Before the nineteenth century ended, his commitment to the union
movement had led him to become an organizer for the United Brotherhood
of Carpenters. Sometime later he went over to the United Mine Workers
and played a part in the bloody labor conflicts in Colorado in 1913
and 1914, including the Ludlow Massacre in April 1914 when actions
by militiamen employed by the Colorado Fuel and Iron Company led to
the deaths of twenty-five people, including two women and fourteen
In the 1920s he was in the middle of the fight in West Virginia
when owners used force against coal miners attempting to organize.
Brown believed deeply in the union movement and accepted the
inevitability of bitter and often violent conflict; as he put it, "if I
have to live under this system I must fight, and one can't fight alone
and accomplish anything."
By the early 1930s he had left the United Mine Workers and was
living in semi-retirement in Woolwich, Maine. He continued to be active
in union affairs, however, and in 1934 he helped establish Local 4 of
the Industrial Union of Marine and Shipbuilding Workers of America at
the Bath Iron Works where many years earlier he had first become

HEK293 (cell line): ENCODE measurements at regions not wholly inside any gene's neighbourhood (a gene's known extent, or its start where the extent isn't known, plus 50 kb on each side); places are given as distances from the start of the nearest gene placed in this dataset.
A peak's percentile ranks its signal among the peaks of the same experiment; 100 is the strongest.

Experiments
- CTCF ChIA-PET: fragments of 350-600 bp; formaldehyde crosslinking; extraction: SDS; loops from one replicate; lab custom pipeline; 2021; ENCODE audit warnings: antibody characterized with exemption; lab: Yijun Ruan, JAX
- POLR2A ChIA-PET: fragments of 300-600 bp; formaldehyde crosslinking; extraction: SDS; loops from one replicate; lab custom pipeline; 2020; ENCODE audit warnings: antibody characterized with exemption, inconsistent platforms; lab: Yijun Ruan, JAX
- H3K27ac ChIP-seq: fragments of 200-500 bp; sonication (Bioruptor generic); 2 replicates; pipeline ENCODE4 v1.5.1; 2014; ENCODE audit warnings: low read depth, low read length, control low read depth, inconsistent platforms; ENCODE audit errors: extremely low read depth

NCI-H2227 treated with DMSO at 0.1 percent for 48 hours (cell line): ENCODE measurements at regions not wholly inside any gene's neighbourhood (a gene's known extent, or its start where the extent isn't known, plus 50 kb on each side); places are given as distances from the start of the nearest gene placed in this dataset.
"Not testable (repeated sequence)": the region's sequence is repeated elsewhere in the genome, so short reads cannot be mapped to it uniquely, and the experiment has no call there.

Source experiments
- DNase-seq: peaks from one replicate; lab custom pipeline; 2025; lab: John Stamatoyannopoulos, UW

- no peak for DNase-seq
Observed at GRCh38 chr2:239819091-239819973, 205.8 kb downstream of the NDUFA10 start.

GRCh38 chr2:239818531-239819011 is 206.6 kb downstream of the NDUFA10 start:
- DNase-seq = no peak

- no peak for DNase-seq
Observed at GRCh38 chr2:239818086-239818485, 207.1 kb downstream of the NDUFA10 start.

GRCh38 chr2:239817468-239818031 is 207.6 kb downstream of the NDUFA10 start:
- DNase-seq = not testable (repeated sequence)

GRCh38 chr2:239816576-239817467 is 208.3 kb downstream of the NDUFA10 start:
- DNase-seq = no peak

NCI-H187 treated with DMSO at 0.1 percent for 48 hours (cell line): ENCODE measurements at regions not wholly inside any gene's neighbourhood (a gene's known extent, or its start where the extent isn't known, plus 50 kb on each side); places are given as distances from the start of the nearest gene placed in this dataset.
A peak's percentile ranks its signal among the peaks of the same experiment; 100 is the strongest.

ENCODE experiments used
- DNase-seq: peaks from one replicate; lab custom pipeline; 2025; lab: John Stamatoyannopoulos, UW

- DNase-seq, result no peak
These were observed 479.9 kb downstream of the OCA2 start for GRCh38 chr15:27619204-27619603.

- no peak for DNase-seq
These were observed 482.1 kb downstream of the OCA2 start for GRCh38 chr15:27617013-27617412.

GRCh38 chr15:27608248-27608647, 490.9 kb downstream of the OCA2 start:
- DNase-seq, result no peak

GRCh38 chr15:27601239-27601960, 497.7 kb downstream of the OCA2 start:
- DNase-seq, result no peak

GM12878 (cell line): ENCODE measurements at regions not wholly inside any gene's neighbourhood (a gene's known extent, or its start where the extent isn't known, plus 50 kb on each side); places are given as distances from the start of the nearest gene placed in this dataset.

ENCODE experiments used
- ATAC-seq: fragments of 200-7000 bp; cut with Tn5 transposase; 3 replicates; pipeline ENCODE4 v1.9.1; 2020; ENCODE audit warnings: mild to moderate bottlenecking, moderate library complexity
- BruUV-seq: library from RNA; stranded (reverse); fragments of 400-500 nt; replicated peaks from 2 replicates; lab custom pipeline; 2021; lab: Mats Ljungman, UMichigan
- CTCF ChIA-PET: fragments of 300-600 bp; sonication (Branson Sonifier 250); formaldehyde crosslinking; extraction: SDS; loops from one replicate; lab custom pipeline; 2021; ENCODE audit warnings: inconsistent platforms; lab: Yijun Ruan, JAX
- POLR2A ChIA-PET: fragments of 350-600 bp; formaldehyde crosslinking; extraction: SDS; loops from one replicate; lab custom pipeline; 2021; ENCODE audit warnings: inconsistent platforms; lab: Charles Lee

involved in the union movement.
Besides working to organize workers at the Bath Iron Works, Brown
served as an advisor to the General Executive Board of the Industrial
Union. Perhaps his most significant contribution was his column "Workers
Should Know" in the Shipyard Worker, the Industrial Union newspaper.
Starting on October 30, 1936, the column appeared regularly through June
20, 1941, the day after Brown died. Through his comments in "Workers
Should Know," Brown in effect became a teacher, guide and cheerleader.
His major themes were that since workers are an indispensable part
of the production process they should be paid appropriate wages and that
since managements will resist paying workers more than they have to,
workers must unite to force managements to accept their demands.
Brown's actions during the 1940 presidential election when Frankin
D. Roosevelt ran for a third term reveal something of his character. An
election in September that the Republican candidate for Congress won by
over 70,000 votes had made clear that in November Maine would be solidly
for the Republican ticket headed by Wendell Willkie.
Despite the odds, as a committed Democrat and a fighter, Brown
"wasn't for handing it to them." He worked hard in what he knew was a
losing cause but had the satisfaction of knowing that his efforts helped
win Sagadahoc County, his home county, for the Democrats and helped
reduce the Republican majority across the state to less than 10,000.
Late in the evening of June 19, 1941, Brown sat on the back door
stoop of his house in Woolwich working on his hunting rifle. Somehow it
went off in his face, wounding him so severely that he died within the
At the Bath Iron Works at noon the following day a spokesman for the
Industrial Union announced Brown's death over the public address system,
noting that "He was a great and good man, an outstanding American. His
spirit still lives on, and John Brown will remain an immortal in the
ranks of American labor."